I was first introduced to seaside mudflats through Sal’s clamming adventures in Robert McClosky’s “One Morning in Maine.” Growing up far from Maine, this children’s book gave me a glimpse into life in Maine and highlighted nature’s cultural importance in the state. McClowsky’s works invite readers to find joy in simplicity, and they inspired me to begin this column—to illuminate spaces right around the corner from Bowdoin that can evoke a similar elation.
This week, I discovered the long marshy grasses at Wharton Point, which is only a 15 minute bike ride or a 7 minute drive from Bowdoin’s campus. A simple route to the water, I followed Maine Street until it became Maquoit Road, leading me to a dock that eases to the bay.
Named after the seventeenth-century Brunswick settler Thomas Wharton, Wharton Point has a rich ecological history that dates back to before the ancestors of the native Wabanaki people used the area for cartage and clamming. The salt marshes generate a tidal mixing of nutrients with organic matter that provide an important habitat for shellfish and wildlife, hosting thousands of birds year-round as they seek refuge from 20,000 mile-long migration routes.
Numerous local organizations have collaborated to protect this land around the bay, including the Casco Bay Estuary Partnership, Maine Coast Heritage Trust and the Brunswick-Topsham Land Trust. Conservation work has allowed the area to remain a focus for environmental research by local students. Maine is one of the only states today that still has local shellfish management programs, and Maine’s Department of Marine Resources Public Health Division helps to monitor shellfish populations, assist in issuing fishing licenses and setting harvest limits, with access given sparingly to depuration diggers or local harvesters.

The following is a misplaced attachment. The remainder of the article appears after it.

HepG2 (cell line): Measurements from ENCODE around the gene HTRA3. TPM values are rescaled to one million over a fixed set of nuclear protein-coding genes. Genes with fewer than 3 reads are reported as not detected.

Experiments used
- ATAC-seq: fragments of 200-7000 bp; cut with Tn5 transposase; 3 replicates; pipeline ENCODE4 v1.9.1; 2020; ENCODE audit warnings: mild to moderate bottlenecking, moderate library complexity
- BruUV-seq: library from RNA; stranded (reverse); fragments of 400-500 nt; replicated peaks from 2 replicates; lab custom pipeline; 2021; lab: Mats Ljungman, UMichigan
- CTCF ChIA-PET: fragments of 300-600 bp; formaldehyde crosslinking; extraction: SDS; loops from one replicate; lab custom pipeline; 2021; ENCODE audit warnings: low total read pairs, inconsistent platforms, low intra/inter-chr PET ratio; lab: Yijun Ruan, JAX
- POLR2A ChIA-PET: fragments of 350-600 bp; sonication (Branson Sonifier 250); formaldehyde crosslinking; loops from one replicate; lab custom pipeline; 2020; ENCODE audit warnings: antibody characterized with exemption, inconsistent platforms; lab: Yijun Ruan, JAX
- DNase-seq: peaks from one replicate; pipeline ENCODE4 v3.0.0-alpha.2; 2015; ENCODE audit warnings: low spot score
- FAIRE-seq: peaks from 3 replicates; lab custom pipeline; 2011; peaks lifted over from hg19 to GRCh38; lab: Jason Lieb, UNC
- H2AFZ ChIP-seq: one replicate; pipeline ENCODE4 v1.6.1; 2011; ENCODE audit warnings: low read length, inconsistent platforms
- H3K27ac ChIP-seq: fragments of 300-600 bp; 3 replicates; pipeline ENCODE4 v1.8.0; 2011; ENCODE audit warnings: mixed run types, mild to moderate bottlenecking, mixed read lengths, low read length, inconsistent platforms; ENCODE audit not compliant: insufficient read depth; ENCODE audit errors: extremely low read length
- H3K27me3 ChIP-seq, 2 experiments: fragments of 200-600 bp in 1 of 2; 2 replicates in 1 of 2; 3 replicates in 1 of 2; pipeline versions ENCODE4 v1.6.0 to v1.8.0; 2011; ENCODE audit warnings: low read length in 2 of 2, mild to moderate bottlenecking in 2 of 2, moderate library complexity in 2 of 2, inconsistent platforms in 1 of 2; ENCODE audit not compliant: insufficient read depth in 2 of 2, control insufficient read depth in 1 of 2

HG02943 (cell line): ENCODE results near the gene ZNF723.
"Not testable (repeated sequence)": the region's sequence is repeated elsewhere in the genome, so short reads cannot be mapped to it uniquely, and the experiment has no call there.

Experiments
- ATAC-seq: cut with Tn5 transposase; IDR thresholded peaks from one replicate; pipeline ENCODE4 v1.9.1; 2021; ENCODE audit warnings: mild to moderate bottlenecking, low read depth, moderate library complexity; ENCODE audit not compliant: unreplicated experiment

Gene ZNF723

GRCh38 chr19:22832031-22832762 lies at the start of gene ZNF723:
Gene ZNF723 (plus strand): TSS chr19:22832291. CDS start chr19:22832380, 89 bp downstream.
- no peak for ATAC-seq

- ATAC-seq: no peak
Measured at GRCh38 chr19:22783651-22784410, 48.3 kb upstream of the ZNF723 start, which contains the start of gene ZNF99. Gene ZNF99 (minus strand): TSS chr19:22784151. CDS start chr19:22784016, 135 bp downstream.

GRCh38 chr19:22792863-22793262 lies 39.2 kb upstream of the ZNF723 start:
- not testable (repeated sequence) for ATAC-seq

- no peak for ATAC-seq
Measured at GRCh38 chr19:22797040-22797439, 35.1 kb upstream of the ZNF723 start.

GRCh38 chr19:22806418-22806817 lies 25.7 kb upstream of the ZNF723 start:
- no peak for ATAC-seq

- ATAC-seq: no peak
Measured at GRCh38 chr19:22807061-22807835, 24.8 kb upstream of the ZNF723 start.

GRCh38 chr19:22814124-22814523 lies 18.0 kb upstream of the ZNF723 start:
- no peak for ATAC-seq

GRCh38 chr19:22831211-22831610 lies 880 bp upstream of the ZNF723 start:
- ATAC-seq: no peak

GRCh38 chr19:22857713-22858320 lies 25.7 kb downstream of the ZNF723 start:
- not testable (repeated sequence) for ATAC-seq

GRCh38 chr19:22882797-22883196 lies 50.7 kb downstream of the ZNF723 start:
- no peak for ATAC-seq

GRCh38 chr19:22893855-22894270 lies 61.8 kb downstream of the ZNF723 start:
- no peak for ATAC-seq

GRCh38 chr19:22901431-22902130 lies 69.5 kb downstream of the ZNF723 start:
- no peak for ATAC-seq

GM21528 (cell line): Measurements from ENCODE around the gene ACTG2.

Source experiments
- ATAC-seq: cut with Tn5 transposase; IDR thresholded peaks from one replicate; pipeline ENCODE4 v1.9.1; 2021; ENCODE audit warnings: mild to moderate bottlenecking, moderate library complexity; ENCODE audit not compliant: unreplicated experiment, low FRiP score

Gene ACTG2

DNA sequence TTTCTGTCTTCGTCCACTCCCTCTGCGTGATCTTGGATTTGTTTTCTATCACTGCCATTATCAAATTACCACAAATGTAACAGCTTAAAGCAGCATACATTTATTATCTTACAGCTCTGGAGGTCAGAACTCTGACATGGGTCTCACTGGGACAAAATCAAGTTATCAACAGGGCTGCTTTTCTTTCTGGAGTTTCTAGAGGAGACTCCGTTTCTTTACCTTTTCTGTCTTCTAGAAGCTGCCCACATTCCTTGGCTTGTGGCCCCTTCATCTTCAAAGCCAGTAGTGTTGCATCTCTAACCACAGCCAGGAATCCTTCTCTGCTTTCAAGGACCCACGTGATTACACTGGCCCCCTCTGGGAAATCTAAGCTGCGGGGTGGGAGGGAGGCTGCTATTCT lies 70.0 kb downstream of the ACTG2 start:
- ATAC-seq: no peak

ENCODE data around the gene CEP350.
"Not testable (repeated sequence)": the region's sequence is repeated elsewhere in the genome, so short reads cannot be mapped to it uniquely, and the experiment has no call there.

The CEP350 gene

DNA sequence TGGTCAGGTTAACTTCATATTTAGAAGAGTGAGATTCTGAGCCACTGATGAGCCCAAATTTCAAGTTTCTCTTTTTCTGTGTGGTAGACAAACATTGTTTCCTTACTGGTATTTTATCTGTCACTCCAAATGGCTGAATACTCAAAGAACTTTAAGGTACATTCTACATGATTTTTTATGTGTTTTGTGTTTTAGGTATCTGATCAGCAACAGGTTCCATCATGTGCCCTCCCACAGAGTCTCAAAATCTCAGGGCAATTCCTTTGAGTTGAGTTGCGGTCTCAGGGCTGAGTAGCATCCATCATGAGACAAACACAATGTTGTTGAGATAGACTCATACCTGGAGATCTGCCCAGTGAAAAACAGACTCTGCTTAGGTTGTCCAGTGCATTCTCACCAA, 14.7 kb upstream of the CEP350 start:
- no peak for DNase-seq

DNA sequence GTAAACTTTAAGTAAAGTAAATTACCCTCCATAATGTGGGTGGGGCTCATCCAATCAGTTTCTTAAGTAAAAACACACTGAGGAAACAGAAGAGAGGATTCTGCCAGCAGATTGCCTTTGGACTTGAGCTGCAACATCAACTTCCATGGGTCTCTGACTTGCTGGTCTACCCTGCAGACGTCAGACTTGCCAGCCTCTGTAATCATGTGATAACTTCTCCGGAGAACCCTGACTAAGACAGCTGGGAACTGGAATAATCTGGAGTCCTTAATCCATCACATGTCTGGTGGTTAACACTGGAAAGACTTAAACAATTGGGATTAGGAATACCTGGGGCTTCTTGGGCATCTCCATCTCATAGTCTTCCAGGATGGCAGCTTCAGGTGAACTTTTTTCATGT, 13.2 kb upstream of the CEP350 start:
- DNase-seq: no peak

Such conservation efforts are needed amidst the various threats to the future of clams, including their economic value but also the beauty of their habitat. Wharton Point faces challenges associated with bacterial, natural and chemical pollutants, as well as the impacts of ocean acidification and coastal erosion.
Without a natural predator in Maine, green crabs also pose a threat to clams, shore crabs and oysters. Various conservation groups have considered solutions that benefit both the ecosystem and the economy, fostering initiatives to build fences to protect shellfish beds and set traps along the shore to decrease crab population. There is much more than meets the eye at Wharton Point, and a lot of hard work contributes to the preservation of its beauty.
Sitting out on the dock, among grasses dancing in the wind and water shimmering in the light, Wharton Point is the perfect spot for a breath of fresh air. With years of bountiful history beneath the surface, you’ll want to stay longer than a mere moment.